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EDITORIAL | Tokyo Stock Exchange System Glitch Could Hinder Market Credibility





A system failure on October 1 brought a halt to all equities trading on the Tokyo Stock Exchange for the day. The rare circumstance was the first time an entire day of stock trading had been suspended in the history of the TSE. 


The stock exchange is a key infrastructure that supports the financial market and commerce of Japan. The TSE resumed trading on Friday, October 2, but the system glitch recurrence — which has happened many times before — is a blunder that could sway investors’ faith in the reliability of the market.   


During a news conference, TSE president Koichiro Miyahara apologized for the problem and told reporters that they would take measures to prevent any recurrence of similar incidents. He also expressed the exchange’s plans to clarify management responsibility. Miyahara and TSE carry a heavy weight of responsibility to investors and market participants who missed October 1 trading opportunities. 


TSE president Koichiro Miyahara and other board members apologize for the October 2 TSE technical failure


What makes the incident more detrimental is that Tokyo’s stock exchange had experienced another large-scale system failure only two years ago. Were they able to make use of the lessons learned from the incident? The TSE needs to meticulously review whether proper preparations for system malfunctions were carried out.


According to Mr. Miyahara, a problem with the trading system disrupted operations before the market opened on the morning of October 1, preventing the distribution of market information and monitoring of trades. Unable to distribute proper information, trading was suspended for the day. 


Developed by Fujitsu Ltd., the TSE trading system was revamped just last November. The part of the system that failed this time around was also a Fujitsu product. 


Needless to say, the malfunctioned system must be analyzed. Were there problems with management of the system, such as maintenance and inspection? Or, are there perhaps vulnerabilities in the overall system? Considering all of these possibilities, the cause and background of the equipment failure must be thoroughly investigated as swiftly as possible.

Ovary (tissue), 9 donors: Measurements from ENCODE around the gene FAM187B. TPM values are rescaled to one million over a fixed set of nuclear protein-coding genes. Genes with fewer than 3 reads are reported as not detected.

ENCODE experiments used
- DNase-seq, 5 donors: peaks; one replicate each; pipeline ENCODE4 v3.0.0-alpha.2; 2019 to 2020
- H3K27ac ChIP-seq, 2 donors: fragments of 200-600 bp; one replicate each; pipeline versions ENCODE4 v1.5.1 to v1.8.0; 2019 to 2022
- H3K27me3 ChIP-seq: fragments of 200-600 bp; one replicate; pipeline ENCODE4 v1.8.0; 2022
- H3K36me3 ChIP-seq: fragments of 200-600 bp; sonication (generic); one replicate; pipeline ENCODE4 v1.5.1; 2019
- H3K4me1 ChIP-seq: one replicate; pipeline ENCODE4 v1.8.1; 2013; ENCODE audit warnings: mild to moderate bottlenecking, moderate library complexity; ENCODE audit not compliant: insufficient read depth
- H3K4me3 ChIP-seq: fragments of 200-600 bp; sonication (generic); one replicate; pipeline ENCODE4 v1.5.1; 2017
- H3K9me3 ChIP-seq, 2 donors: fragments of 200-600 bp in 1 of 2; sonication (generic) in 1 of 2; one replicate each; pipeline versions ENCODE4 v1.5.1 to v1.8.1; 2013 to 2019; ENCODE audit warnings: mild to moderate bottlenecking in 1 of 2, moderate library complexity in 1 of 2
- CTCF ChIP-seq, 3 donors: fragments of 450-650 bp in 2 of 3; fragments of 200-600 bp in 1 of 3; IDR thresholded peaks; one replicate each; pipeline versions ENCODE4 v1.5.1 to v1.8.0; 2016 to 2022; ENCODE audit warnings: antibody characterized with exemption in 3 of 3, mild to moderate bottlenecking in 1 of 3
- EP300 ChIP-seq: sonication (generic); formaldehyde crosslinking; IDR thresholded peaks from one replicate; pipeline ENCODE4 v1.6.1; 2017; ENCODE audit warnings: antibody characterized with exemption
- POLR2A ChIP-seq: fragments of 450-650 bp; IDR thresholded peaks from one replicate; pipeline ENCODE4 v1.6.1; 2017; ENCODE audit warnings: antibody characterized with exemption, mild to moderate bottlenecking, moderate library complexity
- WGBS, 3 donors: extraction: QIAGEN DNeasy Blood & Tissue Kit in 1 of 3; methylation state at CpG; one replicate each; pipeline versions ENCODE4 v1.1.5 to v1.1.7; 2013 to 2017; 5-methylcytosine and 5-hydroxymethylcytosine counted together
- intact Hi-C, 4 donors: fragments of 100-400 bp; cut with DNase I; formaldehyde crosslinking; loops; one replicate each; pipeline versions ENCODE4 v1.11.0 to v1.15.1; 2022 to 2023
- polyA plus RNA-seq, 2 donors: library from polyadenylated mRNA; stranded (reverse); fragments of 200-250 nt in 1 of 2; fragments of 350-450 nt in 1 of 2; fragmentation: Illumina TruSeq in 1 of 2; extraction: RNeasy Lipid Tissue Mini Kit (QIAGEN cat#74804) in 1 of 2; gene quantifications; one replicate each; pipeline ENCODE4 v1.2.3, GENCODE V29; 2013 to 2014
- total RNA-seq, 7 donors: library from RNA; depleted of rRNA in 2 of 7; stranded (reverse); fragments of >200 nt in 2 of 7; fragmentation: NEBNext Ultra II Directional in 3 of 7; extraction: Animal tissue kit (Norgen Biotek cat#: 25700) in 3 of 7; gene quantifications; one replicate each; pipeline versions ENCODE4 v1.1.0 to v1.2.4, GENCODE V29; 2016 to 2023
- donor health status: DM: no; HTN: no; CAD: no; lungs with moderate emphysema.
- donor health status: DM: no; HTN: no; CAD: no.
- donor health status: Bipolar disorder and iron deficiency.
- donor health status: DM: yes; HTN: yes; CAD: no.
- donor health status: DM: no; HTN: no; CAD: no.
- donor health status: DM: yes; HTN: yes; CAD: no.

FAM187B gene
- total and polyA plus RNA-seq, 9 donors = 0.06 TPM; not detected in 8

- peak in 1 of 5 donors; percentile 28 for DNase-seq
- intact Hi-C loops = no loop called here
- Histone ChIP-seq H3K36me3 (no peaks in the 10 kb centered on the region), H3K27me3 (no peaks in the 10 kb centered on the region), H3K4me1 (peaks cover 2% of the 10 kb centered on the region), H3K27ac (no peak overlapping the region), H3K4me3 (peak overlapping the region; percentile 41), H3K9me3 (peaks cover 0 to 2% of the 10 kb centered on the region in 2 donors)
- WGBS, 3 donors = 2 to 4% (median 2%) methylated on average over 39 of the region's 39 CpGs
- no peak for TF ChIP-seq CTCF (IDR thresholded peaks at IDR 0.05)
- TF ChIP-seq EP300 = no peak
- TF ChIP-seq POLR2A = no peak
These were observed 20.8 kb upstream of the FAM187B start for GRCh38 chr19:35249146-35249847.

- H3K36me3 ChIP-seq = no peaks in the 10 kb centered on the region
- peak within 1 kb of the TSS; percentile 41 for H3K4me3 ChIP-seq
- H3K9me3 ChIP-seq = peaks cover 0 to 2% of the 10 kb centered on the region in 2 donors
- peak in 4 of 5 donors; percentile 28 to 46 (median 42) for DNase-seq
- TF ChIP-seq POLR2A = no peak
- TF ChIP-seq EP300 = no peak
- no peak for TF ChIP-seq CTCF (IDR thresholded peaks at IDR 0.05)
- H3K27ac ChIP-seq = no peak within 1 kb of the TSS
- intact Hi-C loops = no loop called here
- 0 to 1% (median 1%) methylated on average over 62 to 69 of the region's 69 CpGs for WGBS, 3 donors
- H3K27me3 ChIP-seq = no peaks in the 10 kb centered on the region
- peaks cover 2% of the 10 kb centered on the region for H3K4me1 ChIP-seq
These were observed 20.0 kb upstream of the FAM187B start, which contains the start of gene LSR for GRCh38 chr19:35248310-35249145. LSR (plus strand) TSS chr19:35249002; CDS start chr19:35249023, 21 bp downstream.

Today, the widespread use of computers for ultra-fast and high volume trading can be seen in the stock markets. The system update in 2019 was also to accommodate such changes. However, new safety risks arise as the systems become more complex and sophisticated.   


In addition to equipment failure, there are also concerns with the risk of unauthorized access to the system. In August, the New Zealand Stock Exchange had to suspend trading due to a cyber attack. Stock exchanges should reaffirm their own significant responsibility to keep their eyes open for such crises.


Chief Cabinet Secretary Katsunobu Kato told reporters that the incident was “very regrettable.” While Hong Kong is embroiled in political instability, some are hoping that Tokyo would be able to take its role as Asia’s international financial hub. However, if malfunctions continue, it would be unimaginable for Tokyo to gain such trust. 


(Read the editorial in its original Japanese here.) 


Author: Editorial Board, The Sankei Shimbun


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